Broaden your reach!  PROMOTE TEACHING WOMEN AND GIRLS in far-away countries TO READ.  Donate to organizations supporting this.

GIVE BOOKS AS GIFTS.  Honor friends and family by picking books you're sure they'll enjoy.        

TALK ABOUT READING:  "Oh, is that what he said?  It's quite an idea, but just last week I read..."

Or maybe:  "I just finished a book about (fill blank--maybe taking care of your car?) and now I can change my oil with confidence."  (Perhaps more impressive:  "I just read this book and now I understand the International Monetary System--I think.")

OR:  "Have you read JOURNEY TO DIE FOR by Radine Trees Nehring?"  (Well, it could be ANY novel.)  "Loved the story, it seemed real, and the characters were like real people.  I was interested in seeing how they worked through problems."  Or:  "Great adventure."  Or, perhaps:  "Learned a lot about (again, fill the blank)." And so on.         

VOLUNTEER TO TEACH READING to young people and adults in your area who are struggling with this skill.  

WRITE.   If you're a writer, for heaven's sake keep doing it.  Let people know what you do and that you enjoy it.  (You do, don't you?)  Join a local writers' group and read your work aloud for critique.  If possible, meet in public places where your presence, as REAL writers, might draw passers-by to see what's going on.  And be sure others can tell what fun you're having!

Here's something else Katherine Paterson said during Smith's interview:   "If you don't read and you don't think about what you read, your ability to see other people's points of view is diminished, as is the ability to process complicated information or opinion."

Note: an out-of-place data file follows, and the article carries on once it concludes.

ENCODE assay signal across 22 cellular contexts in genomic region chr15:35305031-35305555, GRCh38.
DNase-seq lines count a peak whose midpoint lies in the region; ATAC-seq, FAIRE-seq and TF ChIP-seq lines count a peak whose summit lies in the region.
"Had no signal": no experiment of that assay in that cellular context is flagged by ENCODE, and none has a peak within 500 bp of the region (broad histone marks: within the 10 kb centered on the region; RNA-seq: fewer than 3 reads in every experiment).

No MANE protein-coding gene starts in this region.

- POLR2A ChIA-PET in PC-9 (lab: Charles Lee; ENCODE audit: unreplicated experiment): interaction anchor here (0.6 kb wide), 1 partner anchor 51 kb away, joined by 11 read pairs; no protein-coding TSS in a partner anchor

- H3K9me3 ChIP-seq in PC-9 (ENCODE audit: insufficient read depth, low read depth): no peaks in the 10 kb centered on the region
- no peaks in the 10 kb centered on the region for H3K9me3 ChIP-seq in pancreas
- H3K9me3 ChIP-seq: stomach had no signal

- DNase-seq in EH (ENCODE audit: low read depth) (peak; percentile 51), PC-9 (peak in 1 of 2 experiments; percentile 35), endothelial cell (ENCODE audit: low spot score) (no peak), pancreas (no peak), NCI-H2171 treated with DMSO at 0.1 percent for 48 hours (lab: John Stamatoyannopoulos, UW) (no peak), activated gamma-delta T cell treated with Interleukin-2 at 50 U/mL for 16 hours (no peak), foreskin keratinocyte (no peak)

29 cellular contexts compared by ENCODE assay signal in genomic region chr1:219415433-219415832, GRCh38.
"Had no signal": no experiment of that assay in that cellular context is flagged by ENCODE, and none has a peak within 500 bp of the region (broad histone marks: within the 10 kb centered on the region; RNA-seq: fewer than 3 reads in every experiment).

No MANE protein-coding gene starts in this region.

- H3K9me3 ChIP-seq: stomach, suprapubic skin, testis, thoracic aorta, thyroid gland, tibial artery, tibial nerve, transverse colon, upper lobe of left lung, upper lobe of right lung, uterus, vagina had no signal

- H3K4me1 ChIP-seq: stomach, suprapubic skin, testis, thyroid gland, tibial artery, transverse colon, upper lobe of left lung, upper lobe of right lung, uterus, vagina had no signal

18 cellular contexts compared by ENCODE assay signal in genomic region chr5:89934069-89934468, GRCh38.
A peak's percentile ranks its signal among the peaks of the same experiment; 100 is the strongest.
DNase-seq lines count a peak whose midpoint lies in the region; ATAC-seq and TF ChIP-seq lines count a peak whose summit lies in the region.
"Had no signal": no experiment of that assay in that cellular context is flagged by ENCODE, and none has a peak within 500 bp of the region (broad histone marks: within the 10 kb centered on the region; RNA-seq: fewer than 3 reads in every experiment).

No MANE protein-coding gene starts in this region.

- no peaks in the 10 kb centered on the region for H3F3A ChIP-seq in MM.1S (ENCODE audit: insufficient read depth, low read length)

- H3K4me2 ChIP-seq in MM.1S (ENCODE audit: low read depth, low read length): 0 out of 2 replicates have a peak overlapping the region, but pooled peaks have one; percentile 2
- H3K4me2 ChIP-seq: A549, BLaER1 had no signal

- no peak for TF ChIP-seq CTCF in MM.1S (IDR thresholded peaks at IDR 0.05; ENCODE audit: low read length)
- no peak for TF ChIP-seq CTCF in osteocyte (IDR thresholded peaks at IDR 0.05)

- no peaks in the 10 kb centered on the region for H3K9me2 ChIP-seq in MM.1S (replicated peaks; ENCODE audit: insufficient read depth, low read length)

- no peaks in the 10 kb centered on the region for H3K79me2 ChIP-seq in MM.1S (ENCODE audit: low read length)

Doesn't  this sound like something we really, truly need today? 


Vicki Lane said...

Wonderful post, Radine! And such great suggestions for promoting reading.It's hard to imagine a life without reading for fun.

Jill said...

Very nice post!

Radine said...

Dear Jill and Vicki,
Amen, Vicki--I don't even want to think about a life without reading for fun, (as well as information, available in newspapers, magazines, books, and...blogs). So, keep reading, gals!

Rev. Dr. Anthony Burton said...

I think the idea that some people have, that people have stopped reading, is untrue. However, the idea that people are reading less than they did 100 years ago, 50 years ago, or even 20 years ago is probably accurate. People listen and watch more because these things are available now, and often it seems that when they read the newspaper or the latest news on the Internet, they are skimming. People are so hurried, so short of time, and I can relate to that!

That being said, though, I still see people immersed in books, and the local library still does a booming business. As both an author and a publisher, it is in my best interest to encourage reading, but it goes further than that. I was an educator for years, and I saw time after time the results of not having good reading skills. I think we all should follow the advice offered here by Radine, and encourage those around us to read every chance we can!

Radine said...

VERY encouraging, Tony. Recent opinion piece by David Brooks in the New York Times (7-9, I believe) opens with a report on an experiment. Researchers gave 852 disadvantaged students 12 books each to take home and read over the summer. They did this for three consecutive years. At the end of the period they found the students who were given the books had significantly higher reading scores than their peers. He also reports that another research (and I realize all these researches are subject to a "wavering" actuality no matter how scholarly or honest the method) showed that studying computer use by a half-million 5th-8th graders in North Carolina found that students who had easy access to high-speed Internet in their homes showed significant delines in math and reading scores. Brooks also mentions Nicholas Carr's recent book THE SHALLOWS, (entire page devoted to a review in the June 21 book section of The Christian Science Monitor) which argues that the Internet is leading to a short attention span culture world-wide.

Maybe, maybe not. But, as Brooks also affirms, "Books have tremendous power" and, as Tony supports, we still need to do all we can to encourage "real reading."